Thinking / What makes a powerful influencer? And what makes them right for your brand?

What makes a powerful influencer? And what makes them right for your brand?

By now, it should be evident that influencer marketing has grown to play an integral role within the world of marketing communications. It’s no surprise that, according to the Influencer Orchestration Network, 59% of U.S. marketers planned to increase their influencer marketing budgets in 2016.

Now influencer marketing is no simple science, yet time and time again we have seen that the key to every successful brand partnership is as simple as finding the right influencer to maximize your client’s impact.

But what is less apparent is what makes a powerful influencer. And what makes them right for your brand?

For starters, they need those to influence. Daniel Saynt, CEO and CCO of Socialyte, asserts that a valuable influencer has, at the very least, 50,000 followers across multiple social media channels. While it is true that an influencer must have a substantial following, a misunderstanding of Saynt’s claim is also where influencer marketing can go horribly wrong.

A campaign is doomed to fail when marketers assume that success is based solely upon their influencer’s number of followers. What is actually key here, is differentiating impact from noise.

To illustrate, let’s look at Scott Disick’s now infamous Bootea Instagram “fail” from last month. In late May, Disick posted the following to Instagram.

The caption reads: “Here you go, at 4pm est, write the below. Caption: Keeping up with the summer workout routine with my morning @bootea protein shake!”

Disick’s post sent his nearly 17 million followers into hysterics (and Bootea into panic), yet his careless copy and paste is not only reflective of a mistake on Disick’s part, but further, a pitfall in influencer marketing. Bootea failed to recognize that Disick could make a lot of noise with his massive following but lacked the authentic passion for the product and the subject matter expertise needed to impact his audience’s purchasing decision. This obvious apathy translated into the botched post, and the rest was history.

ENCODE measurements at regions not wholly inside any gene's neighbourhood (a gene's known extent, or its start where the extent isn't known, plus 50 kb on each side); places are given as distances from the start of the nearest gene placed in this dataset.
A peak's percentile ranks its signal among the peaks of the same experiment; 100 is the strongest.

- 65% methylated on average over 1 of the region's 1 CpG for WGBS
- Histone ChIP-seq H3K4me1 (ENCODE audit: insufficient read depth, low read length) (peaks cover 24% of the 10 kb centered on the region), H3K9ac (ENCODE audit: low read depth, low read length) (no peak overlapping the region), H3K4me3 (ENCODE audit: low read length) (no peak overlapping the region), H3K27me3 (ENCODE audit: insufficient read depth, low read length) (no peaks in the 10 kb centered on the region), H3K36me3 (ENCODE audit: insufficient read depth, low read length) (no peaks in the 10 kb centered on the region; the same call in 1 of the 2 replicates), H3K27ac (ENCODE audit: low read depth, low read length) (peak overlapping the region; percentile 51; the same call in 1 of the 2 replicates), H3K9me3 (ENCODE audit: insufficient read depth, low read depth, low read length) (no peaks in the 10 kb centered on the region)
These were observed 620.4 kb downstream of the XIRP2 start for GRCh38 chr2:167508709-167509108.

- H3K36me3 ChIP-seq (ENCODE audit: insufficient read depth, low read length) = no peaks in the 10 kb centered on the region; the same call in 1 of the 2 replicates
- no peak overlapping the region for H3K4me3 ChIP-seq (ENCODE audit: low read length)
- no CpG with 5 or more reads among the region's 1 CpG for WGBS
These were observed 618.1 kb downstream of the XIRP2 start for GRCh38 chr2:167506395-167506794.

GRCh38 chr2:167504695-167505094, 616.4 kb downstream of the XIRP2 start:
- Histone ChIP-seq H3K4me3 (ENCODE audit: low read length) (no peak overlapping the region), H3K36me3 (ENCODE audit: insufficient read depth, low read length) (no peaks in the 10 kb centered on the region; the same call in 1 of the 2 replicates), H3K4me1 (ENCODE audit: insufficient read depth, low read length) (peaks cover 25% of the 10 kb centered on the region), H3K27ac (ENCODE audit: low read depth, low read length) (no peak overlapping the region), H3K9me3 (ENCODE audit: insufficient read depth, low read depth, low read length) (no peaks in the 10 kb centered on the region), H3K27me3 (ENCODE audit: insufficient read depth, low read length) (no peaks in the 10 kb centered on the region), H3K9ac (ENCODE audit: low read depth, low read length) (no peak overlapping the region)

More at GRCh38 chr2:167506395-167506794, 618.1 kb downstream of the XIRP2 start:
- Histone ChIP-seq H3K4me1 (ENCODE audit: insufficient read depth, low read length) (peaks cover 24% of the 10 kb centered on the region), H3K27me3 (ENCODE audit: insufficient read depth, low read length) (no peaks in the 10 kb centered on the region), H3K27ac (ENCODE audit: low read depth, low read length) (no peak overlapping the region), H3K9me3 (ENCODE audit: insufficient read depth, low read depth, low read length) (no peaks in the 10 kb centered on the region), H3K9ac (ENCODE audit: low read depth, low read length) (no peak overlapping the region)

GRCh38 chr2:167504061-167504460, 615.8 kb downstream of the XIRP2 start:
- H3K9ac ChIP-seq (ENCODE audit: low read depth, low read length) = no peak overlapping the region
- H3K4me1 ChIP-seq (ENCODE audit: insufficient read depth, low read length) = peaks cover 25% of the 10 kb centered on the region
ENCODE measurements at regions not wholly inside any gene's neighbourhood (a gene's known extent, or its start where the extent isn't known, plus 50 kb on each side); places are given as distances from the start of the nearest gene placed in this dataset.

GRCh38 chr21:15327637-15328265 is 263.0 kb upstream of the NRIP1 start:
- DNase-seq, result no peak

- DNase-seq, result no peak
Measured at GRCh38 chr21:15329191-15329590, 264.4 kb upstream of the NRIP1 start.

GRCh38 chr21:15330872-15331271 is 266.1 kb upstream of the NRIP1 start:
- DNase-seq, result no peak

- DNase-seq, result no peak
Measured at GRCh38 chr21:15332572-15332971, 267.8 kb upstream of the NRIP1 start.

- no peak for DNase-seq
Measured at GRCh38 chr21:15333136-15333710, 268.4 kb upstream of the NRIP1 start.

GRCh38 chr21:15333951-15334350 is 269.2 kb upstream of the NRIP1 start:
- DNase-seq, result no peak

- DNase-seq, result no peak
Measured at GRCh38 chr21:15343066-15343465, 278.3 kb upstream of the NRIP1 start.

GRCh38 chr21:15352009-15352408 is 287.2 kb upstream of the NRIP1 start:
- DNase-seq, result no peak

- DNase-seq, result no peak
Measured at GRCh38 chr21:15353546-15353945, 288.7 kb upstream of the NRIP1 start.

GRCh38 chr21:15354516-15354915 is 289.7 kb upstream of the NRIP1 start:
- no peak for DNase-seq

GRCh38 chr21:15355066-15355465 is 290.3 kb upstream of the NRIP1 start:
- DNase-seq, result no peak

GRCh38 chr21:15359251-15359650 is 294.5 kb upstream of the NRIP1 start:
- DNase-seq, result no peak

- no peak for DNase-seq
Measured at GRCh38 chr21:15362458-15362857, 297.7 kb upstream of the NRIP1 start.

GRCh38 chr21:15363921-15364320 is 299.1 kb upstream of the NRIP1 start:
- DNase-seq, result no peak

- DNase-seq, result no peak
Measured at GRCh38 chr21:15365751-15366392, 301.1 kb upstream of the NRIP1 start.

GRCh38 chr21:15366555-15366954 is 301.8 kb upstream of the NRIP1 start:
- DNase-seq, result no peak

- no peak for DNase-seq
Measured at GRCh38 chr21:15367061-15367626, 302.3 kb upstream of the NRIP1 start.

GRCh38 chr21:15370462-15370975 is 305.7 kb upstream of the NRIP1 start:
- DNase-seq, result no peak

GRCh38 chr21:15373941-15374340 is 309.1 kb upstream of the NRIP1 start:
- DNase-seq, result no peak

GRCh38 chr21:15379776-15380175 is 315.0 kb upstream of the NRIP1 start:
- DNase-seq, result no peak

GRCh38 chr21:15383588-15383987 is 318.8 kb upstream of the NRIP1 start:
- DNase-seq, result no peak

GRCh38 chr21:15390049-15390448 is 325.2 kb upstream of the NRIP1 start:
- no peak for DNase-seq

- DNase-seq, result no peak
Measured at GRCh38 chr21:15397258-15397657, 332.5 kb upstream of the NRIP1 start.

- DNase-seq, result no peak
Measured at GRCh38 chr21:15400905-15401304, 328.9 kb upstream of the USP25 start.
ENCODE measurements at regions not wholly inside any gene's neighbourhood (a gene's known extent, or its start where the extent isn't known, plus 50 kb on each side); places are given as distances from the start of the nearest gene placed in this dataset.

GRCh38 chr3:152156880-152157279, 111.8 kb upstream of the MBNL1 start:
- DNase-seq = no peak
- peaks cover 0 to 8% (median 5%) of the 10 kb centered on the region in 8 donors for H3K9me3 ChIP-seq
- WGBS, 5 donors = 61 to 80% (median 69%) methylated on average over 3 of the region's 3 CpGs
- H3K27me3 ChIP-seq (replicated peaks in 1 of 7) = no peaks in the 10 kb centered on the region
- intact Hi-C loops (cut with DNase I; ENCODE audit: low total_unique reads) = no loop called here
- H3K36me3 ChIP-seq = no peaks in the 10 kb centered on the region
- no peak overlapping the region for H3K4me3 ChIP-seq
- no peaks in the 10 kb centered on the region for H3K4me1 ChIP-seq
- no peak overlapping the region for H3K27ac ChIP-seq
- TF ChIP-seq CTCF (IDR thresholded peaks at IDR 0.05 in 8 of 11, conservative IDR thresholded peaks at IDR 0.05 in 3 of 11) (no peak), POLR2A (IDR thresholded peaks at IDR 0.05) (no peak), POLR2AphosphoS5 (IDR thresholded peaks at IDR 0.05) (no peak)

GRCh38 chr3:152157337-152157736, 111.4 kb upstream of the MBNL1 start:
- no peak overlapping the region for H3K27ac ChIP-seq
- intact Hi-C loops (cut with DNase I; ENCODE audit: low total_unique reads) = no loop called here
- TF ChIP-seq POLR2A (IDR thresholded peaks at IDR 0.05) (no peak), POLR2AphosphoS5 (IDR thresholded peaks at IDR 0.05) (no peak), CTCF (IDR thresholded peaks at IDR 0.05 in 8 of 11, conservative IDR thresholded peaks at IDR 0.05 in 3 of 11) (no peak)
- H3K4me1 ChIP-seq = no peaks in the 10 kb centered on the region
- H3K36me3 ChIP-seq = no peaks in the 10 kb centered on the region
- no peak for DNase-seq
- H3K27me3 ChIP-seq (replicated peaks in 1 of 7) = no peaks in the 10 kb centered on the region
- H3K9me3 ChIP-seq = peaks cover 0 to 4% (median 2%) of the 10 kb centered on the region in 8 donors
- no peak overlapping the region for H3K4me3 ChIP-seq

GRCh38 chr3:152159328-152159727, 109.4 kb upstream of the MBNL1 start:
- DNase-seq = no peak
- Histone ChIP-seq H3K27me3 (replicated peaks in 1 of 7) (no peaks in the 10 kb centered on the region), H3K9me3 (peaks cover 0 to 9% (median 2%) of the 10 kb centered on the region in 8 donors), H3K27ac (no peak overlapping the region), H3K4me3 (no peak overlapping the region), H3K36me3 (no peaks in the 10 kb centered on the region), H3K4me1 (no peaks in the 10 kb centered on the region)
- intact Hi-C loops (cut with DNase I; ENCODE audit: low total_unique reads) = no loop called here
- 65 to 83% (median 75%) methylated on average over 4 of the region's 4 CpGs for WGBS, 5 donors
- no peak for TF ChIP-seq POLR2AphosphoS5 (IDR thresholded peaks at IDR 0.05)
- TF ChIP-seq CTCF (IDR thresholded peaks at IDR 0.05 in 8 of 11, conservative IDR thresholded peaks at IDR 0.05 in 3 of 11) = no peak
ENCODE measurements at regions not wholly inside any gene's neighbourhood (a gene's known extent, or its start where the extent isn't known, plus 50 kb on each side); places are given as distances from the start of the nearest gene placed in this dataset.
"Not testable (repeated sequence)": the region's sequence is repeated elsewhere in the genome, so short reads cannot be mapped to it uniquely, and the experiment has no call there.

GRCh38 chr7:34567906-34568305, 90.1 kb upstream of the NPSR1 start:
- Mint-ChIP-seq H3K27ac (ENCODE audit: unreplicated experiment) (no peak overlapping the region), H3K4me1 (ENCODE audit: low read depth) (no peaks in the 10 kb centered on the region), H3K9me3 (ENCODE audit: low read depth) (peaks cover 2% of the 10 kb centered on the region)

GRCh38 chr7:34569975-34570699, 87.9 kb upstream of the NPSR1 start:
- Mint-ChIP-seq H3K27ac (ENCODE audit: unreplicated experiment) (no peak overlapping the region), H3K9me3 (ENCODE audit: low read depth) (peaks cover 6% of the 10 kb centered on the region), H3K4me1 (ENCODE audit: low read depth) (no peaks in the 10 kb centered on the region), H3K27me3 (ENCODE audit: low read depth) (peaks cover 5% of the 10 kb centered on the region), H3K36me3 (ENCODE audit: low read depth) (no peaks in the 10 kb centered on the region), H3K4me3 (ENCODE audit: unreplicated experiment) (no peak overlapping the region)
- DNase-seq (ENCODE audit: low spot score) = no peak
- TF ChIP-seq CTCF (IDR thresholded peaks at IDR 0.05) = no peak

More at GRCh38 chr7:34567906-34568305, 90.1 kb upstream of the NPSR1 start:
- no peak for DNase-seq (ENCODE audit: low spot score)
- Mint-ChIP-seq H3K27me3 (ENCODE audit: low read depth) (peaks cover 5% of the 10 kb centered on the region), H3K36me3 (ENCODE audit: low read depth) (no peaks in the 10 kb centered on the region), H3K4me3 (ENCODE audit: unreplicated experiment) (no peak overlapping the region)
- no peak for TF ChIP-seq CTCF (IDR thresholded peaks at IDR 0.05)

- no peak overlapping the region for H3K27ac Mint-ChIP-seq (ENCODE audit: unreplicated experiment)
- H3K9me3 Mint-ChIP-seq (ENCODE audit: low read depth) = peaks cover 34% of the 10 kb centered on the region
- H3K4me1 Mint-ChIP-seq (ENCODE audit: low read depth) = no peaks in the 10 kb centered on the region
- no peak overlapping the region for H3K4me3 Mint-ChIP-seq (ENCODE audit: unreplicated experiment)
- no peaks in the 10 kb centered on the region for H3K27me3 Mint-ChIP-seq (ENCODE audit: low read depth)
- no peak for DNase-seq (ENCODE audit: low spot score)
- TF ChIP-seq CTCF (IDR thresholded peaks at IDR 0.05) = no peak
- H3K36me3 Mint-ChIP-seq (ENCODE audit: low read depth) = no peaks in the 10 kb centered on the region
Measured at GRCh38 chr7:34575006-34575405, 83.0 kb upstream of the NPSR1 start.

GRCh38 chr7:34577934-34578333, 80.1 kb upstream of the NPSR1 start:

Marcus Thomas LLC Account Executive Erin Orsini, citing the Disick incident specifically, elaborates that “when an influencer and your product do not align or mash up there’s a disconnect that is visible. It doesn’t work for any party that’s involved because it doesn’t have the natural feel that it should.” 

Orsini has worked extensively with influencers on both Swisspers® and Troy-Bilt® projects. I sat down with her to learn what can make or break an influencer program, and she laid out the three keys to finding the right influencer for your brand.

1. Subject Matter Expertise

Orsini could not stress enough that an influencer must be a “subject matter expert” within their particular area of interest. Consumers turn to those they trust in order to make purchasing decisions, and influencers who have established themselves as an educated source of unbiased and relevant information within their fields have an audience that will not only listen but trust their endorsement as well.

2. Passion

A second essential characteristic is passion. According to Orsini, “why influencers are subject matter experts is because they are passionate. When they have that passion for their subject it really comes through.” A successful influencer program can be as simple as looking for brand partners who love what they do.

3. Authenticity

Finally, an influencer must both project authenticity and authentically endorse your product. As in the case of Scott Disick, you do not want an “oops” moment that reveals how little regard an influencer actually holds for your product. Those mistakes can easily be avoided if your brand and influencer have cultivated a relationship founded upon real mutual interests and respect.

Luckily for us, these three characteristics usually go hand in hand. Orsini explained that influencers typically become subject matter expects because “they have that passion for whatever subject they’re dealing with. It gives that very authentic feel. It comes full circle. When you get somebody who knows what they’re talking about, has a passion for it, that has a captivated and engaged audience you’re going to have a successful program.”

To read the eMarketer article on the power of influencer marketing, click here.